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Ranking member Rep. Devin Nunes (L), minority counsel Steve Castor (C) and Rep. Jim Jordan listen during a House impeachment hearing last month. Photo: Win McNamee/Getty Images

President Trump committed “no quid pro quo, bribery, extortion, or abuse of power,” Republicans on the House committees investigating the Ukraine controversy have concluded in a 110-page report reviewed by Axios ahead of its formal release.

Why it matters: The report provides the basis for Republicans' rejection of Democrats' anticipated articles of impeachment against the president for the remainder of the House proceedings.

The document is a prebuttal to the Democratic majority's highly anticipated report compiling the evidence against the president and recommendations on how to proceed.

  • "We address their arguments head-on," a GOP official working on impeachment told Axios. "We think this report responds to each and every argument Democrats put forward."
  • The official described the report as an "evergreen document," but said if House Judiciary Chairman Jerry Nadler sets forth new arguments, "we'll certainly take those into account and respond."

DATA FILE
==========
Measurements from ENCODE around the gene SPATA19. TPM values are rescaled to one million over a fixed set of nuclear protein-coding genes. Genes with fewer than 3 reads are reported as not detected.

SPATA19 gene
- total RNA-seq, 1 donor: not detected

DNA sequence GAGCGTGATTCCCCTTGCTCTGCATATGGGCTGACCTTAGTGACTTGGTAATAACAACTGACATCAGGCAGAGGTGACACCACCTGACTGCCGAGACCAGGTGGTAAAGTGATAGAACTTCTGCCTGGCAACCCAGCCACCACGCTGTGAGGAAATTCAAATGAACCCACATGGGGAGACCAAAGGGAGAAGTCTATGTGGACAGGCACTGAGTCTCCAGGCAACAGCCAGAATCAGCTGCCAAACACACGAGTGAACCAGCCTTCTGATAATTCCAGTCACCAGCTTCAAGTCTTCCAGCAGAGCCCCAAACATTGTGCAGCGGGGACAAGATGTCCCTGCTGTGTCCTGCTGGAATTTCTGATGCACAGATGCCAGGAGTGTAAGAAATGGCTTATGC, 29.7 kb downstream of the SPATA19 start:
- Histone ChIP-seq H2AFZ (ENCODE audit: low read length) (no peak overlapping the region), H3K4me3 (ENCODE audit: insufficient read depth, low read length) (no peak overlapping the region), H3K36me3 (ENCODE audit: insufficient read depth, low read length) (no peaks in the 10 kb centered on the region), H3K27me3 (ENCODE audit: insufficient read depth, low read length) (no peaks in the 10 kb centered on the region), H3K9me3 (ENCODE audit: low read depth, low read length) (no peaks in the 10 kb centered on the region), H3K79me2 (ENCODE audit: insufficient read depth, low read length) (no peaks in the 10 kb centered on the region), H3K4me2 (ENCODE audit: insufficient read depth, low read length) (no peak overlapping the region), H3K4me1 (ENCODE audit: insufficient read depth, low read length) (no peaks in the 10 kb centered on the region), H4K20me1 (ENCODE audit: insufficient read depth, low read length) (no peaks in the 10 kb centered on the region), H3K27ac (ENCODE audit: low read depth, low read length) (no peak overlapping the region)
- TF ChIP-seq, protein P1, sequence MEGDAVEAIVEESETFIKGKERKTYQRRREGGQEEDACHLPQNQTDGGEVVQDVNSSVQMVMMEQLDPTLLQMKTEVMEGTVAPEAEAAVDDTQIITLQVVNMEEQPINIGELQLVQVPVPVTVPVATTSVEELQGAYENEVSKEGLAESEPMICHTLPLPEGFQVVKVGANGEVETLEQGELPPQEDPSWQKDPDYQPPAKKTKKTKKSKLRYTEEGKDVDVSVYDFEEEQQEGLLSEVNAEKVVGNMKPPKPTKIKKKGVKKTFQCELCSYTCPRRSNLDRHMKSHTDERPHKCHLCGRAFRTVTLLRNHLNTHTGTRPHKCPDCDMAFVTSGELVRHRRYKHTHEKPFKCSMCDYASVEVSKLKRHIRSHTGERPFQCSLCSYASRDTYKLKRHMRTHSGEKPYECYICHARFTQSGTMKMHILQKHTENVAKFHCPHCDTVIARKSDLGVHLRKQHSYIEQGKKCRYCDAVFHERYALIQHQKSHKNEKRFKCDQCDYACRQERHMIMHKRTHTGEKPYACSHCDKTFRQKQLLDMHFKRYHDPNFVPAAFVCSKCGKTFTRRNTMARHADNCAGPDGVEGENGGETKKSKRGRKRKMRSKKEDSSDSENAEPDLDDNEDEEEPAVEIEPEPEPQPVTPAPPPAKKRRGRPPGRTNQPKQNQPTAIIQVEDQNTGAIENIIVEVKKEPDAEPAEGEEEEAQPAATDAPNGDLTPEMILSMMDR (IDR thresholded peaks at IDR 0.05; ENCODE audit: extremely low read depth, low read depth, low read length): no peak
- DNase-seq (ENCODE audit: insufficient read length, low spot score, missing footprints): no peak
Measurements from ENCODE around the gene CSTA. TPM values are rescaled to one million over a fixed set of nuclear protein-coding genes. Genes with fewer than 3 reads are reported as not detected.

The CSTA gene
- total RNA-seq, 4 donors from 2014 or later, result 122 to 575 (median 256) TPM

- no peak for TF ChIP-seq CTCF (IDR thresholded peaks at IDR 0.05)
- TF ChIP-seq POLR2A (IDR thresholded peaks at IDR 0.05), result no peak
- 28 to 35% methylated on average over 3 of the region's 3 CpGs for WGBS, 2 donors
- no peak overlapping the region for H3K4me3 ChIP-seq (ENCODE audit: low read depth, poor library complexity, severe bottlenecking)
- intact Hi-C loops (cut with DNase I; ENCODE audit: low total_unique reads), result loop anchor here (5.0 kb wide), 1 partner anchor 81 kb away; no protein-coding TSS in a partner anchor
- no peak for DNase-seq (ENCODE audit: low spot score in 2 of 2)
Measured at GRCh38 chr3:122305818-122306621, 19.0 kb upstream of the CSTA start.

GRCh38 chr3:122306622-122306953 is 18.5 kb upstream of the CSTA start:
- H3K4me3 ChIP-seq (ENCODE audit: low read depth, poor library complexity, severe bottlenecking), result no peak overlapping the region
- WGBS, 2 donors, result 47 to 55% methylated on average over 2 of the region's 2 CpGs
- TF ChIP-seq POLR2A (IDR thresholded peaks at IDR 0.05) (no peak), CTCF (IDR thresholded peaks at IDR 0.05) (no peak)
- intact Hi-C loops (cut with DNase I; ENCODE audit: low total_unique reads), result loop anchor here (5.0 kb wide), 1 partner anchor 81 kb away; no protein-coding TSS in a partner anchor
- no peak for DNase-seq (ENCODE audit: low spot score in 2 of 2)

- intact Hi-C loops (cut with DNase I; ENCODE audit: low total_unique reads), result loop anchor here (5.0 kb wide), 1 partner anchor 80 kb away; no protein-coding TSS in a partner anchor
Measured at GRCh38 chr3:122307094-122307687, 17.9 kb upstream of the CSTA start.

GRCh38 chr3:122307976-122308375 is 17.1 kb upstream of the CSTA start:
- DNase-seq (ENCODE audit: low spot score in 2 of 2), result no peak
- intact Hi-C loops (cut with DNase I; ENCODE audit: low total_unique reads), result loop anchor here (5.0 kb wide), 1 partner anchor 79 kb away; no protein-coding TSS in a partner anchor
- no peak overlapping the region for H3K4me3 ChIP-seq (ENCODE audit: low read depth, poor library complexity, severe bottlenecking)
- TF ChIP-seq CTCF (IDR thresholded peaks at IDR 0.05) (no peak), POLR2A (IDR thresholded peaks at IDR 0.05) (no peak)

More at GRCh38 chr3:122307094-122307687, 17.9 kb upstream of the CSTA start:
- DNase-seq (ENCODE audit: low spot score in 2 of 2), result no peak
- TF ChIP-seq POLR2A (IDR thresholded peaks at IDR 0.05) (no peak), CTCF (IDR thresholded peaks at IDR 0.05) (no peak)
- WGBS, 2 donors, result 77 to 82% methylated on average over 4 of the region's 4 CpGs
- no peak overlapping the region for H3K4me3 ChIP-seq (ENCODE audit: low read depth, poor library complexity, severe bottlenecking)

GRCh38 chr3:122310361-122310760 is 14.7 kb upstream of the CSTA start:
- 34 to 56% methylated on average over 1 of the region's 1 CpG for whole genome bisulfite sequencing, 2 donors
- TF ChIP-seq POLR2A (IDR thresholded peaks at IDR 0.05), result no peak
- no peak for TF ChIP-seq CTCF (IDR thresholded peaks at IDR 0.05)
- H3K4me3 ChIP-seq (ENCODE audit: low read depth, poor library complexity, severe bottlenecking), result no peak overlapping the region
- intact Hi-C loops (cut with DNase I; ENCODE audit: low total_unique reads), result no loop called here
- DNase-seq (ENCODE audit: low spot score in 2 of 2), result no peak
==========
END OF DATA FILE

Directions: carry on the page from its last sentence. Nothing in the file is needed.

Between the lines: The report covers a lot of the same talking points that House Republicans rolled out in a staff memo before the public hearings.

  • They claim there is “nothing inherently wrong” with the Trump administration’s actions toward Ukraine and justify each of them in detail, including Rudy Giuliani’s direct involvement in U.S. diplomacy.
  • They say any references to a quid pro quo are conjecture and hearsay — including EU Ambassador and Trump donor Gordon Sondland's testimony.
  • They question the origins of the impeachment inquiry and Democrats' motives, and they allege that Democrats have wanted to undo the 2016 election since Trump won.
  • They mock Democrats for calling the impeachment inquiry a serious process, and they characterize the speedy nature of the inquiry as proof that House Speaker Nancy Pelosi is motivated by politics rather than substance.
  • They use Trump's well-known skepticism about U.S. spending on foreign aid as justification for his hesitation to give money to Ukraine.